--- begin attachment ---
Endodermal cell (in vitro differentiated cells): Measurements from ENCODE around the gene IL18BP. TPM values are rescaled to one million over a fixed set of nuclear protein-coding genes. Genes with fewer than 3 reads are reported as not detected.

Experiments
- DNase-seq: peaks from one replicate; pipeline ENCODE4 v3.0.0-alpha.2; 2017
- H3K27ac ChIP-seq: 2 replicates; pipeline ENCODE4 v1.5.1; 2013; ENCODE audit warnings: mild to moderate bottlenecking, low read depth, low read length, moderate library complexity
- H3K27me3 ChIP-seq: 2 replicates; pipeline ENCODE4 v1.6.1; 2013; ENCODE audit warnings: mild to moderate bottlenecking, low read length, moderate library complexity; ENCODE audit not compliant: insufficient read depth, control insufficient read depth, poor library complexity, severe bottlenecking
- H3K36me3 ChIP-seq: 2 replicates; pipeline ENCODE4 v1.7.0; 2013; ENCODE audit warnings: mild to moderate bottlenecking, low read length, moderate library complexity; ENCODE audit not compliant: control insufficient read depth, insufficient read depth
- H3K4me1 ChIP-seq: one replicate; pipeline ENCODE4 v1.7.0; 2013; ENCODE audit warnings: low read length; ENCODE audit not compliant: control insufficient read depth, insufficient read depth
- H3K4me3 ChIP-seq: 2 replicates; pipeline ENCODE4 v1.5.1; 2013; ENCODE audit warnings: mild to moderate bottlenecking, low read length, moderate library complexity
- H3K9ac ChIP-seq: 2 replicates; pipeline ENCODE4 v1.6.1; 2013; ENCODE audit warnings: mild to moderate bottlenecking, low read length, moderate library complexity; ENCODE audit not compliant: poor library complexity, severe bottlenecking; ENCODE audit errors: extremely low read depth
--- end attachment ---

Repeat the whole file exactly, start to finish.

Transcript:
Endodermal cell (in vitro differentiated cells): Measurements from ENCODE around the gene IL18BP. TPM values are rescaled to one million over a fixed set of nuclear protein-coding genes. Genes with fewer than 3 reads are reported as not detected.

Experiments
- DNase-seq: peaks from one replicate; pipeline ENCODE4 v3.0.0-alpha.2; 2017
- H3K27ac ChIP-seq: 2 replicates; pipeline ENCODE4 v1.5.1; 2013; ENCODE audit warnings: mild to moderate bottlenecking, low read depth, low read length, moderate library complexity
- H3K27me3 ChIP-seq: 2 replicates; pipeline ENCODE4 v1.6.1; 2013; ENCODE audit warnings: mild to moderate bottlenecking, low read length, moderate library complexity; ENCODE audit not compliant: insufficient read depth, control insufficient read depth, poor library complexity, severe bottlenecking
- H3K36me3 ChIP-seq: 2 replicates; pipeline ENCODE4 v1.7.0; 2013; ENCODE audit warnings: mild to moderate bottlenecking, low read length, moderate library complexity; ENCODE audit not compliant: control insufficient read depth, insufficient read depth
- H3K4me1 ChIP-seq: one replicate; pipeline ENCODE4 v1.7.0; 2013; ENCODE audit warnings: low read length; ENCODE audit not compliant: control insufficient read depth, insufficient read depth
- H3K4me3 ChIP-seq: 2 replicates; pipeline ENCODE4 v1.5.1; 2013; ENCODE audit warnings: mild to moderate bottlenecking, low read length, moderate library complexity
- H3K9ac ChIP-seq: 2 replicates; pipeline ENCODE4 v1.6.1; 2013; ENCODE audit warnings: mild to moderate bottlenecking, low read length, moderate library complexity; ENCODE audit not compliant: poor library complexity, severe bottlenecking; ENCODE audit errors: extremely low read depth